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Farm to School

Getting a School Garden Blooming

School gardens are gaining popularity across the country. In Texas, nearly 3,000 schools participate in farm to school activities. Some of these schools work with Texas A&M AgriLife Extension’s Learn, Grow, Eat, and Go program. Jeff Raska, a school garden specialist with the AgriLife Extension, works with numerous programs and offers practical advice to schools establishing a school garden. Here, he discusses the importance of a strong school garden committee.

By Jeff Raska, Texas A&M AgriLife Extension Dallas County Texas

A school vegetable garden can be a wonderful outdoor classroom for studying natural science. Having worked with school gardens on and off for more than 25 years, I have seen many great school garden programs bloom, and then fade as time passes and school priorities change. For the last seven years, I’ve had the privilege of working with school gardens as a 4-H Club program assistant for Dallas County and have had the benefit of seeing a wide range of needs and challenges that schools face when trying to start a garden. However, the most successful programs have a few important things in place.

Grants, Gardens and Green Beans: Charlottesville's Growing Farm to School Program

In celebration of Virginia Farm to School Week, I recently visited Charlottesville Public Schools to learn about the district’s garden and Harvest of the Month efforts. Here’s a snapshot of what I observed that day.

We push a cart piled high with plates of green beans down the hallway stopping at each classroom. Noses press against the glass in the doors and teachers urge students to sit down, as the door cracks open to excited chatter. The green beans are passed off and we are on to the next classroom, getting to every class in just under 30 minutes. It’s only 9:30 in the morning on October 6 at Burnley-Moran Elementary School and the Harvest of the Month taste test is off to a great start!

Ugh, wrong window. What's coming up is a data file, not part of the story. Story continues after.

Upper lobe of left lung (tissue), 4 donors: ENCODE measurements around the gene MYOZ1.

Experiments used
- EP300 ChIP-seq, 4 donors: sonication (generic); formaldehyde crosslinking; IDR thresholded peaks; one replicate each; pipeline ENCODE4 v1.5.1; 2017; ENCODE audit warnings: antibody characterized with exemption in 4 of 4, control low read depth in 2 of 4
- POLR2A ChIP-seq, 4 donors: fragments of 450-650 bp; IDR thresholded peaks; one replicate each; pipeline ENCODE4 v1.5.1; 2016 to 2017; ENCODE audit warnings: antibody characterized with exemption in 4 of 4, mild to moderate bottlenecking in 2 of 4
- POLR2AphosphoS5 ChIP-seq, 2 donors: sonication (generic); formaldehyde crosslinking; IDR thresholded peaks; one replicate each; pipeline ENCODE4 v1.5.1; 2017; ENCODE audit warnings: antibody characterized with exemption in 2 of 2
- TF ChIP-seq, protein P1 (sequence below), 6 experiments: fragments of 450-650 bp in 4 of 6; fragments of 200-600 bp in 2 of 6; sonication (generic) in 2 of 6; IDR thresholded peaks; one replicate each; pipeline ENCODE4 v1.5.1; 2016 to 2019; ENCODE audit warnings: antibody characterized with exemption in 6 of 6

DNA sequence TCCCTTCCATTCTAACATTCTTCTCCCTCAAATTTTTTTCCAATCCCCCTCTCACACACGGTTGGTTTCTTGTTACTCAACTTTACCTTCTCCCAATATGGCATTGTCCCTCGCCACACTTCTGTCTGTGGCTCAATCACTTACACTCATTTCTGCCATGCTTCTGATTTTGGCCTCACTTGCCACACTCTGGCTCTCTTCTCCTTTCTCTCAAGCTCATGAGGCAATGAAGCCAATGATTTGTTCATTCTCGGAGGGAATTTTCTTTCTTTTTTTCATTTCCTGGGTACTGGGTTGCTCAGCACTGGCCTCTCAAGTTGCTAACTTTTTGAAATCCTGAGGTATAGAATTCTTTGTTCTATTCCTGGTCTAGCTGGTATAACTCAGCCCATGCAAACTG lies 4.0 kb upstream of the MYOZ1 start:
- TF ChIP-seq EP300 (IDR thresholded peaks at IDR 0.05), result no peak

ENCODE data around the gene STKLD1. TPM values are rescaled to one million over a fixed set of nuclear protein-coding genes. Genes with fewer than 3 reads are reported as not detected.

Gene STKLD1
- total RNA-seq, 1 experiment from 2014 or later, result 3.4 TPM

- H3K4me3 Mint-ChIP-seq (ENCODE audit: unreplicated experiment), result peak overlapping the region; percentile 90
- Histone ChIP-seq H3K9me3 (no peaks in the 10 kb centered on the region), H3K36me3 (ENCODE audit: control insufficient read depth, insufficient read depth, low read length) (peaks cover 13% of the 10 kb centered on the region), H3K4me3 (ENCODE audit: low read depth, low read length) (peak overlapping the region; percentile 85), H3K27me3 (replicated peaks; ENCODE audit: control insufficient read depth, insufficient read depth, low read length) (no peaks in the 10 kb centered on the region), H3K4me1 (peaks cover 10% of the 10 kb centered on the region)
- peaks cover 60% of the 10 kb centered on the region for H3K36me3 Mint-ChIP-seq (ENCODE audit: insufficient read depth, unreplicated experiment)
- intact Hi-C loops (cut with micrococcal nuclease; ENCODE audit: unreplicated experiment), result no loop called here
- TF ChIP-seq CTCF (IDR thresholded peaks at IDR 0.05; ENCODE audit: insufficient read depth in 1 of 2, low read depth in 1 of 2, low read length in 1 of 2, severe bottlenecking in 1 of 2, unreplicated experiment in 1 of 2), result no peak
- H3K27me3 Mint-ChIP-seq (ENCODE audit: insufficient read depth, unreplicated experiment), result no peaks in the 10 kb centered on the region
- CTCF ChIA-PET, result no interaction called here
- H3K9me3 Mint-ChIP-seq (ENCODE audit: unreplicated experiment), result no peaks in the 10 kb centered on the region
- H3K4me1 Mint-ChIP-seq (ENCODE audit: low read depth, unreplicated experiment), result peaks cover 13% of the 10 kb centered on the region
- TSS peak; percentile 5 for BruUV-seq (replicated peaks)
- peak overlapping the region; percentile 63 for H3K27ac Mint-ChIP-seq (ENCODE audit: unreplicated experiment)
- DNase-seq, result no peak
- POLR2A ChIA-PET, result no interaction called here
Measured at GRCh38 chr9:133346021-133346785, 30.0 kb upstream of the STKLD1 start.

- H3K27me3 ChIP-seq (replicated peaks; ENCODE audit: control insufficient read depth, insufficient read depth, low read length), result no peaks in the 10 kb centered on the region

Farm to School Efforts Positively Impact Tribal Communities

An ancient belief held by tribal communities is that the soil is cared for by Mother Earth, the nurturer and the protector of the land. This idea speaks to the importance of farm to school efforts in tribal communities.  And many tribal communities are reconnecting children with their rich history and cultures by establishing farm to school programs.

Tribes are integrating traditional foods into the Child Nutrition Programs, sourcing foods locally, incorporating multicultural nutrition education into classroom curriculum and providing hands-on lessons in school gardens. USDA’s Office of Community Food Systems supports tribal communities through the USDA Farm to School Grant Program, assisting tribes across the nation to connect with local producers and teaching children about where their food comes from.

Food Hub, Food Truck and Food Education: Northern Colorado School District Takes Farm to School to the Next Level

A bin of acorn squash sits on a pallet at the Weld County School District 6 central kitchen, right next to a bin of yellow onions and a 1,000 pound tote of russet potatoes – all locally-grown. A walk through the facility is enough to convince anyone that Weld County School District 6 is committed to scratch-cooked, locally-grown food for its 22,000 students at 35 schools.  In this rural Colorado school district, where over 40 languages are spoken at home and 66 percent of students are eligible for free or reduced price meals, fresh, tasty food is the norm – even down to the green chili, a southwestern favorite roasted in-house, using three varieties of local peppers.